The Ivy Coach Daily
August 11, 2020
University of Pennsylvania Changes Plans for Fall
You know what they say about the best-laid plans. The University of Pennsylvania, a school that previously announced that its students would be invited back to campus this fall for a mix of online learning and in-person instruction, has changed its tune. The university announced today through an email to the UPenn community that their proposed hybrid model of learning was off and that no students would be living and learning on campus in the fall.
As Ashley Ahn reports for The Daily Pennsylvanian in a piece entitled “Penn undergraduate students will no longer be able to return to campus housing this fall,” “Penn President Amy Gutmann and Provost Wendell Pritchett sent an email to the Penn community on Tuesday announcing that the University will scratch its plans to conduct a hybrid fall semester that guaranteed on-campus housing for first years, sophomores, and transfer students in the College House system. Penn will not raise tuition by 3.9% for the fall semester as planned by the University Board of Trustees on Feb. 27.”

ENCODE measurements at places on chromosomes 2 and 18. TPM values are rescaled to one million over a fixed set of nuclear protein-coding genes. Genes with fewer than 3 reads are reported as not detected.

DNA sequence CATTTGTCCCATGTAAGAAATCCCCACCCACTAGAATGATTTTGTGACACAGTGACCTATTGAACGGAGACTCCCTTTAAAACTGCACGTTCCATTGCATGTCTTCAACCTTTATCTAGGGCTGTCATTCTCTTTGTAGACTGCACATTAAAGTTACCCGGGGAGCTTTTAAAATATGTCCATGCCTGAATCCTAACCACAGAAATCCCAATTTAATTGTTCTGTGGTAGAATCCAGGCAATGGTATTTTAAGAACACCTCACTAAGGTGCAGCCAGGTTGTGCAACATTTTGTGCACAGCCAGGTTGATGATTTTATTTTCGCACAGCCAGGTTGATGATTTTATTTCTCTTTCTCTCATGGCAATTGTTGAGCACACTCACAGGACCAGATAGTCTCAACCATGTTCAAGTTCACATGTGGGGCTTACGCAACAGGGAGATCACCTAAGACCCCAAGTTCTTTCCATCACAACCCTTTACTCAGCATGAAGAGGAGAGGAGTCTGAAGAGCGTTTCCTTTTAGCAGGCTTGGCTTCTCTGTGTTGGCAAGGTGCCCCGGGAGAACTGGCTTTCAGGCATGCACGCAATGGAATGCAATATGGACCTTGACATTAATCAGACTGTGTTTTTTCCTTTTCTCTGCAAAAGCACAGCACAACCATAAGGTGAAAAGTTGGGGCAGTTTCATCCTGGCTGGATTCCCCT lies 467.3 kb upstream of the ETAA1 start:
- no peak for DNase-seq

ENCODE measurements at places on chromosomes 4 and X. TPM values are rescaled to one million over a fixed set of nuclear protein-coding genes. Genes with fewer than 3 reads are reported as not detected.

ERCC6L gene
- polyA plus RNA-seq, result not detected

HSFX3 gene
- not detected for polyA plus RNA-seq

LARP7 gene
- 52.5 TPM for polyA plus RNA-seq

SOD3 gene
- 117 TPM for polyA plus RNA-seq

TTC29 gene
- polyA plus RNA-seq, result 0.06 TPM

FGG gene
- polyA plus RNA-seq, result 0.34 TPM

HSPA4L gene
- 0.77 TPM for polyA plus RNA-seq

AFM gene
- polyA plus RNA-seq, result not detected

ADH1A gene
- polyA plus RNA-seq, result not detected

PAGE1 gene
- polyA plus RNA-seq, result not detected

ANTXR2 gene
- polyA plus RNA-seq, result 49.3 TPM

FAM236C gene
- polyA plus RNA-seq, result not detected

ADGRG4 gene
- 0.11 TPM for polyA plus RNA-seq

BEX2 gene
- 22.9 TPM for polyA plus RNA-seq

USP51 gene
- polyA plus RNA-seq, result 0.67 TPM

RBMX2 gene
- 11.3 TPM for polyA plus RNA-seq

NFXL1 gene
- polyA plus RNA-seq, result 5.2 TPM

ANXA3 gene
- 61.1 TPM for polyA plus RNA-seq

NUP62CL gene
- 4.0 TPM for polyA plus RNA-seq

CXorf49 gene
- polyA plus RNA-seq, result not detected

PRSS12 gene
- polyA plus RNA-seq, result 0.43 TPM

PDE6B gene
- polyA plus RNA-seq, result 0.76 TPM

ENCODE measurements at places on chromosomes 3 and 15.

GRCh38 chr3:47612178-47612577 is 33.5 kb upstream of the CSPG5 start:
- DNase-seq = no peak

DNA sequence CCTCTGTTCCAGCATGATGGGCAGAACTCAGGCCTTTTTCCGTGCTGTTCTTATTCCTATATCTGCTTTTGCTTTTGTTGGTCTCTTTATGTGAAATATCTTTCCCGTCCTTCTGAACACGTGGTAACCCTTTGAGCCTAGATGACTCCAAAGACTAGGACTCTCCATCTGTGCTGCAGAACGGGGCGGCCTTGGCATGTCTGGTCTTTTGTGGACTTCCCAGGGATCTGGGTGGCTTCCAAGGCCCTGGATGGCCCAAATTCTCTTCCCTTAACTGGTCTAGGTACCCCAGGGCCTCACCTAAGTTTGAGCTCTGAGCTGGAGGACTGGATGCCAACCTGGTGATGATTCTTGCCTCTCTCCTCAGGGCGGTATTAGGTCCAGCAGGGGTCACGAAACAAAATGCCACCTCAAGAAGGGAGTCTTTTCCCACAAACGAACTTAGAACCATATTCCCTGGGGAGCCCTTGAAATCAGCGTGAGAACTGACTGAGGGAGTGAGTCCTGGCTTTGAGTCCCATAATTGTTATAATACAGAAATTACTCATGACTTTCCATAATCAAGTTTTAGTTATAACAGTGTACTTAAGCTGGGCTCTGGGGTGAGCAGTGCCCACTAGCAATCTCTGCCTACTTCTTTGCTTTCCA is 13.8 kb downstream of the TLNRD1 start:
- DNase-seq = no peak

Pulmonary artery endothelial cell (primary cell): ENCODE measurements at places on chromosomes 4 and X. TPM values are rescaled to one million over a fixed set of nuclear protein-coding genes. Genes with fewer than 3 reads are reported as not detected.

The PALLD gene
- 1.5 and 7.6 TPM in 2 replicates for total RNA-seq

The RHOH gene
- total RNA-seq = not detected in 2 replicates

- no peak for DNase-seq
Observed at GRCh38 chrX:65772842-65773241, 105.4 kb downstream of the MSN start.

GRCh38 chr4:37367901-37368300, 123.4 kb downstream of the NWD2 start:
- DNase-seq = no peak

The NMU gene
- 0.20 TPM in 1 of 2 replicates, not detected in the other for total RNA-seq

We were extremely surprised when UPenn announced their fall plans. Typically, when one Ivy League school makes a move, the rest follow. All of the Ivy League schools going test-optional during the pandemic is a shining example of how the Ancient Eight institutions tend to move in lockstep. But this time, UPenn, well, they were marching to the beat of their own drummer — and their drummer had no rhythm.
During these uncertain times, we don’t fault UPenn for boldly announcing their proposed hybrid model back in late June and they were clear that their fall plans were subject to change. But, at least as we’ve learned it from some impacted families, just a few days ago, the university wrote students a plan for the fall semester with explicit instructions. To then outright cancel the plan just a few days later is, well, strange. Remember, students were packed and ready to go. In many cases, they bought plane tickets. Of course, all students and parents knew that UPenn’s plans were subject to change but it seems UPenn could have been a bit smoother in their communications with their students to say the least. And maybe UPenn could have been just a little bit more cautious to begin with in announcing their fall plans.
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